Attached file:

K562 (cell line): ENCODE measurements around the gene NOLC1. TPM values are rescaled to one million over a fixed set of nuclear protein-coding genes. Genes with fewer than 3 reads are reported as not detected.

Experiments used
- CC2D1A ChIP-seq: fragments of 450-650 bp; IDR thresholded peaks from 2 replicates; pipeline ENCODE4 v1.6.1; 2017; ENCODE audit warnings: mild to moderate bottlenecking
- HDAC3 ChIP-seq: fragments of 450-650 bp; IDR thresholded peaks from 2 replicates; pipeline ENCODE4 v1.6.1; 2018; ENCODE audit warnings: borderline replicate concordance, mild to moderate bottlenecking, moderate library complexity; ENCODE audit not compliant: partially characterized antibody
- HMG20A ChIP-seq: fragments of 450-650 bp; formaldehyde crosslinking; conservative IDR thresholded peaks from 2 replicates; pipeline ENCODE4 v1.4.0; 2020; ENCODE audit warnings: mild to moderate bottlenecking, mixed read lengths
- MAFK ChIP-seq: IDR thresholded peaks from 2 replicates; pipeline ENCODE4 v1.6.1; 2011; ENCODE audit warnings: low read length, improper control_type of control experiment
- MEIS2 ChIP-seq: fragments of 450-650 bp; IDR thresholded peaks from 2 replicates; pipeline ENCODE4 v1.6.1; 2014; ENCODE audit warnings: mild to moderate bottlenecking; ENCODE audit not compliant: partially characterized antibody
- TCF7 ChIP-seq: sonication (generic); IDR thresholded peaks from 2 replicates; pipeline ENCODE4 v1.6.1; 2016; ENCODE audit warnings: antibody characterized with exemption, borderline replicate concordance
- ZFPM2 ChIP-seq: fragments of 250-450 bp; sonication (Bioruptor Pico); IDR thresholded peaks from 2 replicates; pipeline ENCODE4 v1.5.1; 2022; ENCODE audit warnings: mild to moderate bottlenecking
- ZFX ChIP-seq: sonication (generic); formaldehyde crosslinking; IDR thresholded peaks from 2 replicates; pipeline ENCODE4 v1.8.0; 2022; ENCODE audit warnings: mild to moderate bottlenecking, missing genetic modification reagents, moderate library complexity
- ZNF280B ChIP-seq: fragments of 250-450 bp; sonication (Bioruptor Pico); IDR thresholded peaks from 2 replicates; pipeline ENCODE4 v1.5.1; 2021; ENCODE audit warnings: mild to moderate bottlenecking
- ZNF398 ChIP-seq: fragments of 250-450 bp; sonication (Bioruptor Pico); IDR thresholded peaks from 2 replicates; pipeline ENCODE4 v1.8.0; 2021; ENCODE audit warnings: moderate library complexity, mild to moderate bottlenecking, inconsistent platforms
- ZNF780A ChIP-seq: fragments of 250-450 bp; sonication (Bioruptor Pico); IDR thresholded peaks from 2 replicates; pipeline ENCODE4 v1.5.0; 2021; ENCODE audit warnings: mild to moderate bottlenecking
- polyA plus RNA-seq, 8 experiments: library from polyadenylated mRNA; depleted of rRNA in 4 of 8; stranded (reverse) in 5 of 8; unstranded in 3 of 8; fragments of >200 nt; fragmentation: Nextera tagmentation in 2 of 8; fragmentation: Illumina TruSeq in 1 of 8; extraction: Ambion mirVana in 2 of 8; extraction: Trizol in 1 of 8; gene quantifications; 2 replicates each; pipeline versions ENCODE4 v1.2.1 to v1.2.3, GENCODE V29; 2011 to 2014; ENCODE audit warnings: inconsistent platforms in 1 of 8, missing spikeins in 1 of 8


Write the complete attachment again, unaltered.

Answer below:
K562 (cell line): ENCODE measurements around the gene NOLC1. TPM values are rescaled to one million over a fixed set of nuclear protein-coding genes. Genes with fewer than 3 reads are reported as not detected.

Experiments used
- CC2D1A ChIP-seq: fragments of 450-650 bp; IDR thresholded peaks from 2 replicates; pipeline ENCODE4 v1.6.1; 2017; ENCODE audit warnings: mild to moderate bottlenecking
- HDAC3 ChIP-seq: fragments of 450-650 bp; IDR thresholded peaks from 2 replicates; pipeline ENCODE4 v1.6.1; 2018; ENCODE audit warnings: borderline replicate concordance, mild to moderate bottlenecking, moderate library complexity; ENCODE audit not compliant: partially characterized antibody
- HMG20A ChIP-seq: fragments of 450-650 bp; formaldehyde crosslinking; conservative IDR thresholded peaks from 2 replicates; pipeline ENCODE4 v1.4.0; 2020; ENCODE audit warnings: mild to moderate bottlenecking, mixed read lengths
- MAFK ChIP-seq: IDR thresholded peaks from 2 replicates; pipeline ENCODE4 v1.6.1; 2011; ENCODE audit warnings: low read length, improper control_type of control experiment
- MEIS2 ChIP-seq: fragments of 450-650 bp; IDR thresholded peaks from 2 replicates; pipeline ENCODE4 v1.6.1; 2014; ENCODE audit warnings: mild to moderate bottlenecking; ENCODE audit not compliant: partially characterized antibody
- TCF7 ChIP-seq: sonication (generic); IDR thresholded peaks from 2 replicates; pipeline ENCODE4 v1.6.1; 2016; ENCODE audit warnings: antibody characterized with exemption, borderline replicate concordance
- ZFPM2 ChIP-seq: fragments of 250-450 bp; sonication (Bioruptor Pico); IDR thresholded peaks from 2 replicates; pipeline ENCODE4 v1.5.1; 2022; ENCODE audit warnings: mild to moderate bottlenecking
- ZFX ChIP-seq: sonication (generic); formaldehyde crosslinking; IDR thresholded peaks from 2 replicates; pipeline ENCODE4 v1.8.0; 2022; ENCODE audit warnings: mild to moderate bottlenecking, missing genetic modification reagents, moderate library complexity
- ZNF280B ChIP-seq: fragments of 250-450 bp; sonication (Bioruptor Pico); IDR thresholded peaks from 2 replicates; pipeline ENCODE4 v1.5.1; 2021; ENCODE audit warnings: mild to moderate bottlenecking
- ZNF398 ChIP-seq: fragments of 250-450 bp; sonication (Bioruptor Pico); IDR thresholded peaks from 2 replicates; pipeline ENCODE4 v1.8.0; 2021; ENCODE audit warnings: moderate library complexity, mild to moderate bottlenecking, inconsistent platforms
- ZNF780A ChIP-seq: fragments of 250-450 bp; sonication (Bioruptor Pico); IDR thresholded peaks from 2 replicates; pipeline ENCODE4 v1.5.0; 2021; ENCODE audit warnings: mild to moderate bottlenecking
- polyA plus RNA-seq, 8 experiments: library from polyadenylated mRNA; depleted of rRNA in 4 of 8; stranded (reverse) in 5 of 8; unstranded in 3 of 8; fragments of >200 nt; fragmentation: Nextera tagmentation in 2 of 8; fragmentation: Illumina TruSeq in 1 of 8; extraction: Ambion mirVana in 2 of 8; extraction: Trizol in 1 of 8; gene quantifications; 2 replicates each; pipeline versions ENCODE4 v1.2.1 to v1.2.3, GENCODE V29; 2011 to 2014; ENCODE audit warnings: inconsistent platforms in 1 of 8, missing spikeins in 1 of 8